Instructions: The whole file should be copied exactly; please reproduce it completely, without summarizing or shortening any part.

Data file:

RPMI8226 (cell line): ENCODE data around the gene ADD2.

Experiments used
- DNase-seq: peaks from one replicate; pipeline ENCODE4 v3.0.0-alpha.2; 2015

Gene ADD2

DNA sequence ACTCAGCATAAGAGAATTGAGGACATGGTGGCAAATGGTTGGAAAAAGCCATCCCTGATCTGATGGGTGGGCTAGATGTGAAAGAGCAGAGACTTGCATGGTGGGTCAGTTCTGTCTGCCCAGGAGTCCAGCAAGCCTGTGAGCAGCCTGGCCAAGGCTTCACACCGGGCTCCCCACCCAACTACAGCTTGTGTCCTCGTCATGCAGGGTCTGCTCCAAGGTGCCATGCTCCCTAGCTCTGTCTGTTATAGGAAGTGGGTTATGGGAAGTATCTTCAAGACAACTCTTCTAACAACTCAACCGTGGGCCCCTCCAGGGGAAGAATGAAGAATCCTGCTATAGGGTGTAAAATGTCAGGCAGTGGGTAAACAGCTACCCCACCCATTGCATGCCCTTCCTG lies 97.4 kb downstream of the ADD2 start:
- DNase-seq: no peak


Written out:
RPMI8226 (cell line): ENCODE data around the gene ADD2.

Experiments used
- DNase-seq: peaks from one replicate; pipeline ENCODE4 v3.0.0-alpha.2; 2015

Gene ADD2

DNA sequence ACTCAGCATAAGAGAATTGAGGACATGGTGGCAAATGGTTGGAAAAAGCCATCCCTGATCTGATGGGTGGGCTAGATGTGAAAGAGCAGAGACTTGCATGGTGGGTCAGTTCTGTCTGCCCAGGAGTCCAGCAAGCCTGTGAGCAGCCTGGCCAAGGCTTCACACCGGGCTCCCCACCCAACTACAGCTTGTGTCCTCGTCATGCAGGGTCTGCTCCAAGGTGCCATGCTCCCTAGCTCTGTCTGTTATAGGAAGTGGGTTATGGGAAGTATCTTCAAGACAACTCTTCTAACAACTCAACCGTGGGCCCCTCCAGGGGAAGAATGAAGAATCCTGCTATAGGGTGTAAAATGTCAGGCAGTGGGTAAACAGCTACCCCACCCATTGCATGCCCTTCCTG lies 97.4 kb downstream of the ADD2 start:
- DNase-seq: no peak